BER [IUPAC Name: 3,4,8,10-tetrahydroxy-2-(hydroxymethyl)-9-methoxy 3,4,4a,10b-tetrahydro-2H-pyranol [3,2-c]isochromen-6-one; molar mass: 328.27 gmol−1 and molecular formula: C14H16O9] is [15] a white, crystalline powder or loose needle-like crystal powder with a bitter taste and light odor. It becomes discolored upon exposure to heat or light. It has a melting point and a specific optical rotation in the range 232–240 °C and −38° to −45°, respectively [36]. Log p-values (−1.060 ± 0.033 to −1.19 ± 0.044) at temperature 37 °C and acidic pH confined the poor lipophilic property of this moiety [37]. It is a C-glucoside of 4-O-methyl gallic acid (2β-D-glucopyranosyl 4-O-methylgallic acid δ lactone) [5]. The initial structures of this molecule were given in 1928 by Tschitschibabin et al. [38] structure I, and Shimokôriyama, structure II, in 1950. These structures were revised by Hay et al. [39], Posternak et al. [40] and Fujise et al. in the year 1959 [41] [Figure 3a]. The conformation of this moiety was unequivocally established by an X-ray analysis of its monohydrate and 3, 4, 8, 10, 11- penta acetate derivatives [42].
The molecule BER is comprised of three six-membered rings: (A) an aromatic ring, (B) an annellated δ-lactone ring, and (C) a glucopyranose ring. The ring (C) is only slightly different to an ideal chair structure. The ring (B) exhibits the predictable half-chair conformation. There are six inter- and one intra-molecular hydrogen bonds that outline an extensive hydrogen-bonding arrangement within the crystal. Figure 3b represents the chemical structure of BER and its two analogues—acetylbergenin and norbergenin [43]. Furthermore, Ye et al. have demonstrated that there are six inter- and one intra-molecular hydrogen bond, outlining an extensive hydrogen-bonding net within the crystal, thus it does not have a great number of energetic (active) sites for water sorption [44].
BER possess low aqueous solubility, which results in its poor oral bioavailability. Its poor permeability and low solubility are the major obstacles in its formulation development. Commercially, it is available as soft gelatin capsules, tablets, and pills (Table 2 and Figure 2). Liquid dosage forms for BER are not available on the market, owing to its poor aqueous solubility. The solubility of BER was reported to be highest in polyethylene glycol-400 (PEG-400), followed by dimethyl sulfoxide (DMSO), diethylene glycol monoethyl ether, propylene glycol (PG), ethylene glycol (EG), ethanol, isopropanol (IPA), ethyl acetate (EA), 2-butanol, 1-butanol, and water in a range of temperatures (298.15 to 318.15 K) and pressures 0.1 MPa [15]. Generally, the low water uptake of BER suggested good stability in the presence of moisture during formulation and storage [37].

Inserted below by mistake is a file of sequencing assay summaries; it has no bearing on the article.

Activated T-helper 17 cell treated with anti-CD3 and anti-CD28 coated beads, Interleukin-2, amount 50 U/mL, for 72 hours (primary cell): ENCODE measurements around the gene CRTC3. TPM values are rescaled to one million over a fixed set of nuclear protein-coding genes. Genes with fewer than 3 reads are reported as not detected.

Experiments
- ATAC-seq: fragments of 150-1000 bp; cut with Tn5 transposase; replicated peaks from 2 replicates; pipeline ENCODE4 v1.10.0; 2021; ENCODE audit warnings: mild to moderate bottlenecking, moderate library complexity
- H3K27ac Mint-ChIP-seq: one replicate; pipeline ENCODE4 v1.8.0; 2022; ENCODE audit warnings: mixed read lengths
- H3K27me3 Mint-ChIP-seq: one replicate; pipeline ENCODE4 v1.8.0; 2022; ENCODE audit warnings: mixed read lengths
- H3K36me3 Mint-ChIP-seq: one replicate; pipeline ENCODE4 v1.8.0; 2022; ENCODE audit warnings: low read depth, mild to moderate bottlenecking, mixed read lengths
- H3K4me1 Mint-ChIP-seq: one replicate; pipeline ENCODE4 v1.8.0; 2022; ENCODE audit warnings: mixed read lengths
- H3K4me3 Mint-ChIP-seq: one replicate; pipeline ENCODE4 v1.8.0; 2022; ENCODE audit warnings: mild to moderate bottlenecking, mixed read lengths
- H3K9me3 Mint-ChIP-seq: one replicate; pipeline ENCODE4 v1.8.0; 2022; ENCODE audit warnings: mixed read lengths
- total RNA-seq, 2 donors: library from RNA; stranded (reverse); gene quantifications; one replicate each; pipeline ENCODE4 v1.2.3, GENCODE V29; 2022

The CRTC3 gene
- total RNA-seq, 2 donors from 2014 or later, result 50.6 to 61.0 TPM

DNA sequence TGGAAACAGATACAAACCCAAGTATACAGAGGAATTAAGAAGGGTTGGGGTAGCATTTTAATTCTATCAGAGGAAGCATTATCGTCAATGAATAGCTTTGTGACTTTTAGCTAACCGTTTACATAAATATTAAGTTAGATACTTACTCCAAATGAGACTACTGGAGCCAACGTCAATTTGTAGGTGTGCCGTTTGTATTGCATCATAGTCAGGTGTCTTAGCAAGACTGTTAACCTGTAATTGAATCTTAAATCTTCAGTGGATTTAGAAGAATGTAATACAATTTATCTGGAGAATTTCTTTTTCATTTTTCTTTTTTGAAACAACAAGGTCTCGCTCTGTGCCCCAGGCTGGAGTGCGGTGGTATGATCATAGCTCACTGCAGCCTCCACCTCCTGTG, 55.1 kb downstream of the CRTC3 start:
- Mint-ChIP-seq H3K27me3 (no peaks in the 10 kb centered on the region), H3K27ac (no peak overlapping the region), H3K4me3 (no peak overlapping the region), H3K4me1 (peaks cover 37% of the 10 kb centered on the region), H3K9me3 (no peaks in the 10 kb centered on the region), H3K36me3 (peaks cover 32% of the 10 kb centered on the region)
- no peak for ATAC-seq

3. Mode of Action of BER

Free radicals are very active molecules that are formed through normal metabolism and cellular respiration. Reactive oxygen species (ROS) are intimately associated with pathological and physiological processes in animals. Chiefly, these species are hydrogen peroxide (H2O2), hydroxyl free radicals (OH), superoxide anion free radicals (O2), nitrogen oxide radicals (NO), and others. At lower levels, ROS can work as signaling molecules which control basic cellular mechanisms, such as cellular adaptive and cell growth responses [45]. The excess formation of such free radicals can lead to oxidative injury to biomolecules (proteins, DNA, lipids) [46]. Furthermore, due to imbalances between the body’s antioxidant process and the accumulation of ROS, oxidative stress occurs which damages tissues and cells, resulting in the proliferation of numerous ailments. There are clear facts that free radicals are connected with the propagation of ailments, like cancer, atherosclerosis, and emphysema [45].